Cost-effectiveness of renewable electricity policies
We analyze policies to promote renewable sources of electricity. A renewable portfolio standard raises electricity prices and primarily reduces gas-fired generation. A “knee” of the cost curve exists between 15% and 20% goals for 2020 in our central case, and higher natural gas prices lower the cost of greater reliance on renewables. A renewable energy production tax credit lowers electricity price at the expense of taxpayers and thus limits its effectiveness in reducing carbon emissions; it also is less costeffective at increasing renewables than a portfolio standard. Neither policy is as cost-effective as a capand-trade policy for achieving carbon emissions reductions.
(This abstract was borrowed from another version of this item.)
If you experience problems downloading a file, check if you have the proper application to view it first. In case of further problems read the IDEAS help page. Note that these files are not on the IDEAS site. Please be patient as the files may be large.
As the access to this document is restricted, you may want to look for a different version under "Related research" (further below) or search for a different version of it.
References listed on IDEAS
Please report citation or reference errors to , or , if you are the registered author of the cited work, log in to your RePEc Author Service profile, click on "citations" and make appropriate adjustments.:
- Burtraw, Dallas & Palmer, Karen & Darmstadter, Joel & McVeigh, James, 1999. "Winner, Loser, or Innocent Victim? Has Renewable Energy Performed As Expected?," Discussion Papers dp-99-28, Resources For the Future.
- Bernow, Stephen & Dougherty, William & Duckworth, Max, 1997. "Quantifying the impacts of a national, tradable renewables portfolio standard," The Electricity Journal, Elsevier, vol. 10(4), pages 42-52, May.
- Darmstadter, Joel, 2003. "The Economic and Policy Setting of Renewable Energy: Where Do Things Stand?," Discussion Papers dp-03-64, Resources For the Future.
- McDonald, Alan & Schrattenholzer, Leo, 2001. "Learning rates for energy technologies," Energy Policy, Elsevier, vol. 29(4), pages 255-261, March.
- Fischer, Carolyn & Newell, Richard, 2004.
"Environmental and Technology Policies for Climate Mitigation,"
dp-04-05, Resources For the Future.
- Fischer, Carolyn & Newell, Richard G., 2008. "Environmental and technology policies for climate mitigation," Journal of Environmental Economics and Management, Elsevier, vol. 55(2), pages 142-162, March.
- Sterner, Thomas & Hoglund, Lena, 2000. "Output-Based Refunding of Emission Payments: Theory, Distribution of Costs, and International Experience," Discussion Papers dp-00-29, Resources For the Future.
- Löschel, Andreas, 2001.
"Technological change in economic models of environmental policy: a survey,"
ZEW Discussion Papers
01-62, ZEW - Zentrum für Europäische Wirtschaftsforschung / Center for European Economic Research.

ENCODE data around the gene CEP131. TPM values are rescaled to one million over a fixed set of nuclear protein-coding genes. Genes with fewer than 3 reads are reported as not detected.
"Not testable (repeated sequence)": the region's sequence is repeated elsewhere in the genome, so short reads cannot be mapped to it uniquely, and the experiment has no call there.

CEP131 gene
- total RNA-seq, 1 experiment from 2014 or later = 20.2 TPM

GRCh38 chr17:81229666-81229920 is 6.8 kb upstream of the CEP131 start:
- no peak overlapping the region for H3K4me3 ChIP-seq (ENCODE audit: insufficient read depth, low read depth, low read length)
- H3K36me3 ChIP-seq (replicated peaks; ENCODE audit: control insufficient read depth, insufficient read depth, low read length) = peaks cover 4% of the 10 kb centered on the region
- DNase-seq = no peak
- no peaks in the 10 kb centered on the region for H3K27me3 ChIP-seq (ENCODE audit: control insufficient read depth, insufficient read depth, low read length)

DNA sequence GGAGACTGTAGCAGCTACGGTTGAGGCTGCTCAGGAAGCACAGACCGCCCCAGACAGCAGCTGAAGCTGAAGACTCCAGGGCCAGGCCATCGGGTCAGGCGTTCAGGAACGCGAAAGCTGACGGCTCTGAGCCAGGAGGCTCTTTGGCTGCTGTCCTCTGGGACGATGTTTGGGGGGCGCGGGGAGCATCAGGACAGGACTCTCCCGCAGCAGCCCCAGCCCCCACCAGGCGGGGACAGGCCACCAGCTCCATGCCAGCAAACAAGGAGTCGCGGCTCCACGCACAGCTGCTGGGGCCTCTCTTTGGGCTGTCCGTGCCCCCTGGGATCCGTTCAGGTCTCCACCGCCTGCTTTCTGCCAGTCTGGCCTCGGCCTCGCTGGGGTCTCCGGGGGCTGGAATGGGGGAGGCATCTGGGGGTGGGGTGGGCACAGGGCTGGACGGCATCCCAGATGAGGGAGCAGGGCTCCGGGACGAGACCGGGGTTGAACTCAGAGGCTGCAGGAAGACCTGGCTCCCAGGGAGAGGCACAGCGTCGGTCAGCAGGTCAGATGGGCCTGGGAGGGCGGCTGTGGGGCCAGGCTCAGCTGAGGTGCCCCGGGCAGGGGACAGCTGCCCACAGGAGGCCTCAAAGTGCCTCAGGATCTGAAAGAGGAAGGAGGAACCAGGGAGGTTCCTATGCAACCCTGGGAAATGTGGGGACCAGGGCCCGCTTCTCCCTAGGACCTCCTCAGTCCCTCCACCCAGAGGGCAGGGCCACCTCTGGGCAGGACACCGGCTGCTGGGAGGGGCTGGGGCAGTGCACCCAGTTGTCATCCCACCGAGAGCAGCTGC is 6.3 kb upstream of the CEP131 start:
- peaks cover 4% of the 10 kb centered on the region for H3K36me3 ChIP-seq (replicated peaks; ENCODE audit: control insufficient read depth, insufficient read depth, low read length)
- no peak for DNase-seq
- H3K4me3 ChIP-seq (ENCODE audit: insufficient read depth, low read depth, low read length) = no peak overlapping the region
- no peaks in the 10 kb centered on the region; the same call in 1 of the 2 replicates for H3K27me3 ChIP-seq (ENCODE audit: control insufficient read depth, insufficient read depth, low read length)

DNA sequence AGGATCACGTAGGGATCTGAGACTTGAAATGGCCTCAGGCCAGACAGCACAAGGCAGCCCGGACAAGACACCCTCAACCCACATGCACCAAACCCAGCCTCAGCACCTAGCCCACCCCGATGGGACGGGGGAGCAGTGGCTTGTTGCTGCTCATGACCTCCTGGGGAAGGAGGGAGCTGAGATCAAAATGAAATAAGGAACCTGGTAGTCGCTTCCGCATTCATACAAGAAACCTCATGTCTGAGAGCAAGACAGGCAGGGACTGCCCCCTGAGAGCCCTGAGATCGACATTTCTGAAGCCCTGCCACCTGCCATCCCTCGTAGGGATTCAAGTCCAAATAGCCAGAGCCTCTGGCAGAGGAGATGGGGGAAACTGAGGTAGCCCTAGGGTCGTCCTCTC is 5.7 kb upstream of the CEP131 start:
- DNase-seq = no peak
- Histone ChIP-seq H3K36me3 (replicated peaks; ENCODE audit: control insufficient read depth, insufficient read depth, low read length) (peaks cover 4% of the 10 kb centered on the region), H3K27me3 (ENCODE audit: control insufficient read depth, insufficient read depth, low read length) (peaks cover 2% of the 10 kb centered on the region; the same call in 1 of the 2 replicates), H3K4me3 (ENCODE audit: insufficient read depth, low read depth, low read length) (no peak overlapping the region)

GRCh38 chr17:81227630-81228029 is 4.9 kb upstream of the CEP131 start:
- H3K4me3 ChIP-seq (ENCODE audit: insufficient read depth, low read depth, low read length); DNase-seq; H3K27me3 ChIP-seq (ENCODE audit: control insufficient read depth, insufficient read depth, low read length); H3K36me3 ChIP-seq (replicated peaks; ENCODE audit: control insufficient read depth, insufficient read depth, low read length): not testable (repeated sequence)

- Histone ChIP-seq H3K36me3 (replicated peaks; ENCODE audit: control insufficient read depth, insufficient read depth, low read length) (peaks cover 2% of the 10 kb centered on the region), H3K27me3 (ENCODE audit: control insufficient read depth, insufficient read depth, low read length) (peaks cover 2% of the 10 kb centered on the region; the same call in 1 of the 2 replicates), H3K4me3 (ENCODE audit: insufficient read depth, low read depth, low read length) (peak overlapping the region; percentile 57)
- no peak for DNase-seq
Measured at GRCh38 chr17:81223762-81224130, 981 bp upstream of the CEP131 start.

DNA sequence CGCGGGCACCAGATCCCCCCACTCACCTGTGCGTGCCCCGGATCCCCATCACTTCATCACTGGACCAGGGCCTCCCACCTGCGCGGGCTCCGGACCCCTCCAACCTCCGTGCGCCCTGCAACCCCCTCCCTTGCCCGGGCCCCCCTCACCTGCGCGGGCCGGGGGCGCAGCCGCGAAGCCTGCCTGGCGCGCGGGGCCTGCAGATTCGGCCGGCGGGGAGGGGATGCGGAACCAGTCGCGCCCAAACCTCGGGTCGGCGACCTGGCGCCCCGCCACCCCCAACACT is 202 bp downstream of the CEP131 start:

- Loschel, Andreas, 2002. "Technological change in economic models of environmental policy: a survey," Ecological Economics, Elsevier, vol. 43(2-3), pages 105-126, December.
- Spencer Banzhaf, H. & Burtraw, Dallas & Palmer, Karen, 2004.
"Efficient emission fees in the US electricity sector,"
Resource and Energy Economics,
Elsevier, vol. 26(3), pages 317-341, September.
- Burtraw, Dallas & Palmer, Karen & Banzhaf, H. Spencer, 2002. "Efficient Emission Fees in the U.S. Electricity Sector," Discussion Papers dp-02-45, Resources For the Future.
- Kenneth J. Arrow, 1962. "The Economic Implications of Learning by Doing," Review of Economic Studies, Oxford University Press, vol. 29(3), pages 155-173.
- Newell, Richard & Wilson, Nathan, 2005. "Technology Prizes for Climate Change Mitigation," Discussion Papers dp-05-33, Resources For the Future.
- Burtraw, Dallas & Palmer, Karen & Bharvirkar, Ranjit & Paul, Anthony, 2001. "The Effect of Allowance Allocation on the Cost of Carbon Emission Trading," Discussion Papers dp-01-30-, Resources For the Future.
- Langniss, Ole & Wiser, Ryan, 2003. "The renewables portfolio standard in Texas: an early assessment," Energy Policy, Elsevier, vol. 31(6), pages 527-535, May.
When requesting a correction, please mention this item's handle: RePEc:eee:eneeco:v:27:y:2005:i:6:p:873-894. See general information about how to correct material in RePEc.
For technical questions regarding this item, or to correct its authors, title, abstract, bibliographic or download information, contact: (Dana Niculescu)
If you have authored this item and are not yet registered with RePEc, we encourage you to do it here. This allows to link your profile to this item. It also allows you to accept potential citations to this item that we are uncertain about.
If references are entirely missing, you can add them using this form.
If the full references list an item that is present in RePEc, but the system did not link to it, you can help with this form.
If you know of missing items citing this one, you can help us creating those links by adding the relevant references in the same way as above, for each refering item. If you are a registered author of this item, you may also want to check the "citations" tab in your profile, as there may be some citations waiting for confirmation.
Please note that corrections may take a couple of weeks to filter through the various RePEc services.